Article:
Image courtesy of iStock.
Have you ever wondered about the math behind a radio signal? Or telephones? Scientists who study electromagnetic physics and mathematics constantly are: their work is founded upon partial differential equations. These equations are unlike the differential equations we encounter in calculus: they are three-dimensional and extremely difficult to solve because they vary with both time and space, even for simple shapes. As a result, designing cell phone antennas and radio telescopes is extremely challenging. To solve these wave equations, scientists use a technique that separates the part which varies with time and the part which varies with space, also known as “Helmholtz’s equation.” However, Helmholtz’s equation is still a differential equation, which is hard to solve. Scientists have been using a trick called Green’s functions to solve these sorts of problems for over a hundred years. Green’s functions are powerful techniques that let you solve a differential equation by computing an integral, making the solution easier to attain. However, even though they can convert these problems from differential equations into integral equations, they still have to do it in 3D, which is extremely hard.
However, for certain types of symmetric objects, like a radar dish, there is a trick that turns a 3D problem into a 2D problem. However, it comes at a price. The Green’s function would have to be split up into its individual frequencies using the Fourier series technique. For each frequency, a very difficult integral, called “the modal Green’s function,” would have to be computed. This Green’s function is tricky: it oscillates incredibly quickly between massive positive and negative values, but somehow, they all end up adding up to something tiny. Any attempt to estimate the integral by “adding it up” essentially adds and subtracts infinity trillions of times, causing so much error that the estimate is useless. Scientists have been struggling with how to compute this integral since the 1960s.
To handle difficult integrals, mathematicians will often solve them using complex analysis, the field of math that studies imaginary numbers. Real numbers are plotted on the “real line,” ranging from negative to positive infinity. In contrast, complex numbers have real and imaginary components, meaning they live in a 2D space called the “complex plane.” Amazingly, for many functions, the integral can either be computed along the real line or as a “contour integral” through the 2D complex plane, a technique invented by the mathematician Augustin-Louis Cauchy in the nineteenth century. By carefully choosing the contour, sometimes those integrals can be made very simple. For example, some functions oscillate between negative one and positive one on the real line, but in the complex plane, they never oscillate.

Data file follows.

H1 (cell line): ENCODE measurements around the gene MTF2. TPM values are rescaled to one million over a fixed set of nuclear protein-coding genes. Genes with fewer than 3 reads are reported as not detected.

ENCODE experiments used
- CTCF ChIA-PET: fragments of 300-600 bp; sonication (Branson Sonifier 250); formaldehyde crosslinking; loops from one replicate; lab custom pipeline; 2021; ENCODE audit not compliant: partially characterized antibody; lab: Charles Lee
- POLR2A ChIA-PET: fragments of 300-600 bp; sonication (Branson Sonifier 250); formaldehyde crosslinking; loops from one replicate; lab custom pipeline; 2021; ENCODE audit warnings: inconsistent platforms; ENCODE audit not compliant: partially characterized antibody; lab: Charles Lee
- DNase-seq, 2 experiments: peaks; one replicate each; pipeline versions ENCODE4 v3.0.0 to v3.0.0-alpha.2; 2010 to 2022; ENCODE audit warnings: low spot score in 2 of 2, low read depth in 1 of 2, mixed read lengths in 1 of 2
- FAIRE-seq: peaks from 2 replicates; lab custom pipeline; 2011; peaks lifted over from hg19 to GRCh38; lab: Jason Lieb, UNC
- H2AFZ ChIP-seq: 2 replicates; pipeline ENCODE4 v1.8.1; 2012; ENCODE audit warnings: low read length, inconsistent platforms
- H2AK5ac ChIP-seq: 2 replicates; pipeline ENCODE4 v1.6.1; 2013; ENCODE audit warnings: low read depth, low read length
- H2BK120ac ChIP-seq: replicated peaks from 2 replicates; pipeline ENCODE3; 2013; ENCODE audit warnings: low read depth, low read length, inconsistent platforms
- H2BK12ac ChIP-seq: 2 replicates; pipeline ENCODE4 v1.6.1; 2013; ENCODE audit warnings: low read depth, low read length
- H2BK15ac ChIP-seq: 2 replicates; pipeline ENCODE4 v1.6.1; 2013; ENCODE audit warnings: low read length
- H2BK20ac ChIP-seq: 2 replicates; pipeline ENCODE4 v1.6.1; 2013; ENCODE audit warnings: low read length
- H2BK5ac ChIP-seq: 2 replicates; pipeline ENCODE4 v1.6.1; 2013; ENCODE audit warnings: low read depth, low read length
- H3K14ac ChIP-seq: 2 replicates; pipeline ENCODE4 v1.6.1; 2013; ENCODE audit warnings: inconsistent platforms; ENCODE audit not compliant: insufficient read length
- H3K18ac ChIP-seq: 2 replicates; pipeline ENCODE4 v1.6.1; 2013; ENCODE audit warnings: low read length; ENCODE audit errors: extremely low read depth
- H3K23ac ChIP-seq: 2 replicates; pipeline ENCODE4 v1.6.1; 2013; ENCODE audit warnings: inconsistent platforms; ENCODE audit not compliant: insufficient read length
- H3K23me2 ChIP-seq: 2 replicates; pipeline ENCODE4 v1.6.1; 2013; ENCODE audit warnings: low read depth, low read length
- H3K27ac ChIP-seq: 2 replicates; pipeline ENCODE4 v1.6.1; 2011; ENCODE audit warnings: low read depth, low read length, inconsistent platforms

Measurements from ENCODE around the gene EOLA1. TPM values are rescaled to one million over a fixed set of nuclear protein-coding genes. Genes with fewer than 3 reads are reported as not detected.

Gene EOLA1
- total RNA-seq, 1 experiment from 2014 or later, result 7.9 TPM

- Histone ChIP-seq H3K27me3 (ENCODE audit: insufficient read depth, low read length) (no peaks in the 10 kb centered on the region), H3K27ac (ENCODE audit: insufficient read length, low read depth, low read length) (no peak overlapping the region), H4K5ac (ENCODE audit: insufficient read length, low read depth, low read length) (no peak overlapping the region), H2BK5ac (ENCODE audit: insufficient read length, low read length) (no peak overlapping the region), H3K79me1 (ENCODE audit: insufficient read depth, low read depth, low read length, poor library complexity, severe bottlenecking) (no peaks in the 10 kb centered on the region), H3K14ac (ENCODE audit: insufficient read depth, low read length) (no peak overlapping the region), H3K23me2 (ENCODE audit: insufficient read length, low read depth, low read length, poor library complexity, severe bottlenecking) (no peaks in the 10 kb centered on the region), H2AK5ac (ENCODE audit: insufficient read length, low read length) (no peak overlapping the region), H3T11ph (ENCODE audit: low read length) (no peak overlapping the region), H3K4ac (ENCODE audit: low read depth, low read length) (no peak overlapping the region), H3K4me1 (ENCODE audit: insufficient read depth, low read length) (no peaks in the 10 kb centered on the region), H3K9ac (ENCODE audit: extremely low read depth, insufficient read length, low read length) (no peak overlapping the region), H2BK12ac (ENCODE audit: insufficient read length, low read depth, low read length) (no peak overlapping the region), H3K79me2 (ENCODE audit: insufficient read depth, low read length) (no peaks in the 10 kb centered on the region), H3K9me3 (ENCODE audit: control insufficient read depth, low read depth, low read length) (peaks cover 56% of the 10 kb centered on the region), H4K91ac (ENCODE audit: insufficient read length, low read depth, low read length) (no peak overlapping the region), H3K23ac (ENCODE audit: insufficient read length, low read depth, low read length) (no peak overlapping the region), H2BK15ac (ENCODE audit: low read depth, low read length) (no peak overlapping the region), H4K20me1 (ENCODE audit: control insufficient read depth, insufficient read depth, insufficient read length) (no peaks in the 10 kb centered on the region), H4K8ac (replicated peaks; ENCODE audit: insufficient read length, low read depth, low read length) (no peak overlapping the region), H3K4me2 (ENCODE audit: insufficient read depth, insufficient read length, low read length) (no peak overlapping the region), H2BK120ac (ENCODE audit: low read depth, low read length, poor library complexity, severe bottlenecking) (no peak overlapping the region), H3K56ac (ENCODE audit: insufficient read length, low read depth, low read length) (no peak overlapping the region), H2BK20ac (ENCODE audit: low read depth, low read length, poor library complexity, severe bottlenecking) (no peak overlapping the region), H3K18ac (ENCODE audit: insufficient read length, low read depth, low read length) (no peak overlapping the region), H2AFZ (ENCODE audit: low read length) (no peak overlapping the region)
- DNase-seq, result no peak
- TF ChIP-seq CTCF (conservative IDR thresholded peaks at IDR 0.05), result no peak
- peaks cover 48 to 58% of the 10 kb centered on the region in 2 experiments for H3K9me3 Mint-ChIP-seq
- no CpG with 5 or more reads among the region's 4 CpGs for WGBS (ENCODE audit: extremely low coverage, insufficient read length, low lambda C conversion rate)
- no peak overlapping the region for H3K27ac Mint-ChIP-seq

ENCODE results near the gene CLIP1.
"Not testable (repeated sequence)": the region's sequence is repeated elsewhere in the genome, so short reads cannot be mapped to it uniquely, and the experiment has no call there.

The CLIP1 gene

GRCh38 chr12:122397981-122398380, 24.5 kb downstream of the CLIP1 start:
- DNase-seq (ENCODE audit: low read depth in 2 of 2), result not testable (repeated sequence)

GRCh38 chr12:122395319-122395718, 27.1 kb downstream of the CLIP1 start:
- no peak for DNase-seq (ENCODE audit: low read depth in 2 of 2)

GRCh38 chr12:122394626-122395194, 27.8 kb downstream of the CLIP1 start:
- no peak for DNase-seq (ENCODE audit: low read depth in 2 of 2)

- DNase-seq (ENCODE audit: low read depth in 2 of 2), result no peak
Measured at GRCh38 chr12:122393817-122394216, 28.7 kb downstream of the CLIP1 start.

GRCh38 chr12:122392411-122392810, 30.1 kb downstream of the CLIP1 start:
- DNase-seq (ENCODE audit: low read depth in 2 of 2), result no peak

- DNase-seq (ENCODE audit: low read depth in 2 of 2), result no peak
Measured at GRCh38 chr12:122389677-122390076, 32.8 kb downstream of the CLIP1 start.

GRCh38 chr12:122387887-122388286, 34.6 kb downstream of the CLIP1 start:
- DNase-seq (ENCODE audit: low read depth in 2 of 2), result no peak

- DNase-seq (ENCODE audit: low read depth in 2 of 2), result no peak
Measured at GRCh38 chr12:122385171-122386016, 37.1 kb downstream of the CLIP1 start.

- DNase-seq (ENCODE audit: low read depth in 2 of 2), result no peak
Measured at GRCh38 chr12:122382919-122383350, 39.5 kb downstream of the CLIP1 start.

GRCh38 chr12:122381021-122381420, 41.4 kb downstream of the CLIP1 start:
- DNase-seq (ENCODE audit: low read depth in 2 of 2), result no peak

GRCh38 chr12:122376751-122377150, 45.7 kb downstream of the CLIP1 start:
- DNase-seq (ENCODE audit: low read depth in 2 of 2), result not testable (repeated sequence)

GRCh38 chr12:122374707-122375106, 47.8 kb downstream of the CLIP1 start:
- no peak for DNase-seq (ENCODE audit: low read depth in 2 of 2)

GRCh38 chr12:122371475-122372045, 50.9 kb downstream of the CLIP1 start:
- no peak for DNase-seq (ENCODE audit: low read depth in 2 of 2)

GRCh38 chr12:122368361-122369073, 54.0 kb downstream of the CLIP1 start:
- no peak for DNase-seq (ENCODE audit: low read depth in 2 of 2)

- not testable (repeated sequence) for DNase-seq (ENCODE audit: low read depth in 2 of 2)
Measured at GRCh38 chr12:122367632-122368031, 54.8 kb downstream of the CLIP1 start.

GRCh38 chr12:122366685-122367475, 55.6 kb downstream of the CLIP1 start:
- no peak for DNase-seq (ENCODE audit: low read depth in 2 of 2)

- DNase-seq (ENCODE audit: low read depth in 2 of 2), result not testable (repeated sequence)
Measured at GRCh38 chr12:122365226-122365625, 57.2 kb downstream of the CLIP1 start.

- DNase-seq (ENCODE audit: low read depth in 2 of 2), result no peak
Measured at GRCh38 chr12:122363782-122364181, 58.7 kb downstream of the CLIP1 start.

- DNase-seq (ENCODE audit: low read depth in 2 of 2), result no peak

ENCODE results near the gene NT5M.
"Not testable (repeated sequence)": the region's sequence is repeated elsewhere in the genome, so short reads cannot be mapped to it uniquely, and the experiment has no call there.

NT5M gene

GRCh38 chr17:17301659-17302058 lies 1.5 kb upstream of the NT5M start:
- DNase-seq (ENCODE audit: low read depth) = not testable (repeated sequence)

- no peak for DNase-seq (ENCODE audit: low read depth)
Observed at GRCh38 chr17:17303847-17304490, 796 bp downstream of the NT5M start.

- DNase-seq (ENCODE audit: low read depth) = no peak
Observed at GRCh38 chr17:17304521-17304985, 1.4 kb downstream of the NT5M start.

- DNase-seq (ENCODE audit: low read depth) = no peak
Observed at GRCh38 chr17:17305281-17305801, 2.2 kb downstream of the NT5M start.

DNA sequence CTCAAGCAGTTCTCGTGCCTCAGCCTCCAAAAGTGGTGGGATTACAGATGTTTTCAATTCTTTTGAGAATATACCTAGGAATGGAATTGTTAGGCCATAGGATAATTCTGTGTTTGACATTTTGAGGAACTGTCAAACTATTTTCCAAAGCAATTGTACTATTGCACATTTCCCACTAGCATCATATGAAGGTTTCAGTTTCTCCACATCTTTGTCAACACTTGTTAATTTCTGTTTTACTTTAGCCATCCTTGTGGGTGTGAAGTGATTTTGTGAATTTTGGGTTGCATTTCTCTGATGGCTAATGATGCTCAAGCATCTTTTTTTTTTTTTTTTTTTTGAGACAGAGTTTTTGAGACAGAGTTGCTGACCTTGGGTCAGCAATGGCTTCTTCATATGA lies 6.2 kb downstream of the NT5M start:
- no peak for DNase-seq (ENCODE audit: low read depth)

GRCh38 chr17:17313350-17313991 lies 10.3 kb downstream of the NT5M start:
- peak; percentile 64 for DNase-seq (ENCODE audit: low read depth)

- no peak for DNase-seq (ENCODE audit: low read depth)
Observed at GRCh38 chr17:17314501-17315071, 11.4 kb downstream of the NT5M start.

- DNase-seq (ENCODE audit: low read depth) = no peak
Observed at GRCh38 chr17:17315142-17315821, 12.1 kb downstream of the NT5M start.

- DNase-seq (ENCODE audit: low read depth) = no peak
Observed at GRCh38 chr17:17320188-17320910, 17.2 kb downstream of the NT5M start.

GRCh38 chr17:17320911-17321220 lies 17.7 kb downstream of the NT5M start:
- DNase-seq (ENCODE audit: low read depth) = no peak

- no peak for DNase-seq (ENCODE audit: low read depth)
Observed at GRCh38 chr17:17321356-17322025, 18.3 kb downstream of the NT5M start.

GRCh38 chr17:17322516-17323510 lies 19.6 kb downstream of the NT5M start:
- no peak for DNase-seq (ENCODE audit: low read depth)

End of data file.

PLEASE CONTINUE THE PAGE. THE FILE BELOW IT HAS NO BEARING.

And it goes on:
For decades, scientists had written off using this contour trick because no matter which contour they picked, part of the Green’s function wildly exploded and oscillated. James Garritano, along with his mentors Yuval Kluger, Vladimir Rokhlin, and Kirill Serkh at the Kluger Lab in the Yale School of Medicine, recently overcame the oscillations of Green’s function by ignoring the real line and integrating it into the complex plane by using a contour invented in 2010 by a scientist named Mats Gustafsson. The key idea of their paper was to replace part of the Green’s function with an approximation that does not grow in the complex plane. Then, they could use Gustafsson’s contour and avoid wild oscillations.
“Dr. Kluger and Dr. Rokhlin, who I work for, are both famous for creating fast algorithms to solve problems in physics and genomics,” Garritano said. For example, with his student Leslie Greengard, Rokhlin created the fast multipole algorithm, named one of the top ten algorithms of the twentieth century. It became the basis for a wide range of physics simulations ranging from modeling gravitational bodies to electrons. Kluger recently developed the fastest method for clustering data in single-cell experiments by using insights from computational physics to accelerate one of the key algorithms of data science.
This work has paved the way to create ultra-fast physics solvers for rotationally symmetric objects such as antennas and radar dishes. Also, their work showed that Cauchy’s contour-trick could be applied to more problems than previously thought.